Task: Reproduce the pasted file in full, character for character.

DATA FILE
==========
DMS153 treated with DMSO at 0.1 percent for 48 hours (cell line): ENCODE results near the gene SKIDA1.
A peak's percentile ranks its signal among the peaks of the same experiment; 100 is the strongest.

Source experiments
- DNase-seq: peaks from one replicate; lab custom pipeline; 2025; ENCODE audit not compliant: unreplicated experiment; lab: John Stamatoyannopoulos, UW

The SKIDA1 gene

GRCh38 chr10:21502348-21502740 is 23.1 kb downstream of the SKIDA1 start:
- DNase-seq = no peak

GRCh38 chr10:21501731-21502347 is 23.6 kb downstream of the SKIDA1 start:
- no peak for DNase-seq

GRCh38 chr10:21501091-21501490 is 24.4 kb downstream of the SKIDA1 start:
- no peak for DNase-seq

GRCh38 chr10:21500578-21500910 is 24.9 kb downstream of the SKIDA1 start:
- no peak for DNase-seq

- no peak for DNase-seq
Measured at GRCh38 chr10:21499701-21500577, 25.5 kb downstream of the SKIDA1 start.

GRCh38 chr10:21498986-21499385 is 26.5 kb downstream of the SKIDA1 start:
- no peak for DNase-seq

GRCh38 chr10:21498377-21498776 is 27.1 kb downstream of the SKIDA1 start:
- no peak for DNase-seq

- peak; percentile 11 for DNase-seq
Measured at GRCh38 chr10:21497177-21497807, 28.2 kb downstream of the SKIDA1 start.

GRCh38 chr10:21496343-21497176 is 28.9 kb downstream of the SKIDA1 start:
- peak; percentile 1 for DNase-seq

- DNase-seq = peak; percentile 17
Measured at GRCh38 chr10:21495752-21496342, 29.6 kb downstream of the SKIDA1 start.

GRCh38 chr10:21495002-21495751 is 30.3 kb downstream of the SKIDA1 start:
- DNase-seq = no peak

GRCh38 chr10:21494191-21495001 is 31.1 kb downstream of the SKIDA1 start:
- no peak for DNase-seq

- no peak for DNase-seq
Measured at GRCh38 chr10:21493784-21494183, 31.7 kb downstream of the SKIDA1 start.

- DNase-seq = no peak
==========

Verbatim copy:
DMS153 treated with DMSO at 0.1 percent for 48 hours (cell line): ENCODE results near the gene SKIDA1.
A peak's percentile ranks its signal among the peaks of the same experiment; 100 is the strongest.

Source experiments
- DNase-seq: peaks from one replicate; lab custom pipeline; 2025; ENCODE audit not compliant: unreplicated experiment; lab: John Stamatoyannopoulos, UW

The SKIDA1 gene

GRCh38 chr10:21502348-21502740 is 23.1 kb downstream of the SKIDA1 start:
- DNase-seq = no peak

GRCh38 chr10:21501731-21502347 is 23.6 kb downstream of the SKIDA1 start:
- no peak for DNase-seq

GRCh38 chr10:21501091-21501490 is 24.4 kb downstream of the SKIDA1 start:
- no peak for DNase-seq

GRCh38 chr10:21500578-21500910 is 24.9 kb downstream of the SKIDA1 start:
- no peak for DNase-seq

- no peak for DNase-seq
Measured at GRCh38 chr10:21499701-21500577, 25.5 kb downstream of the SKIDA1 start.

GRCh38 chr10:21498986-21499385 is 26.5 kb downstream of the SKIDA1 start:
- no peak for DNase-seq

GRCh38 chr10:21498377-21498776 is 27.1 kb downstream of the SKIDA1 start:
- no peak for DNase-seq

- peak; percentile 11 for DNase-seq
Measured at GRCh38 chr10:21497177-21497807, 28.2 kb downstream of the SKIDA1 start.

GRCh38 chr10:21496343-21497176 is 28.9 kb downstream of the SKIDA1 start:
- peak; percentile 1 for DNase-seq

- DNase-seq = peak; percentile 17
Measured at GRCh38 chr10:21495752-21496342, 29.6 kb downstream of the SKIDA1 start.

GRCh38 chr10:21495002-21495751 is 30.3 kb downstream of the SKIDA1 start:
- DNase-seq = no peak

GRCh38 chr10:21494191-21495001 is 31.1 kb downstream of the SKIDA1 start:
- no peak for DNase-seq

- no peak for DNase-seq
Measured at GRCh38 chr10:21493784-21494183, 31.7 kb downstream of the SKIDA1 start.

- DNase-seq = no peak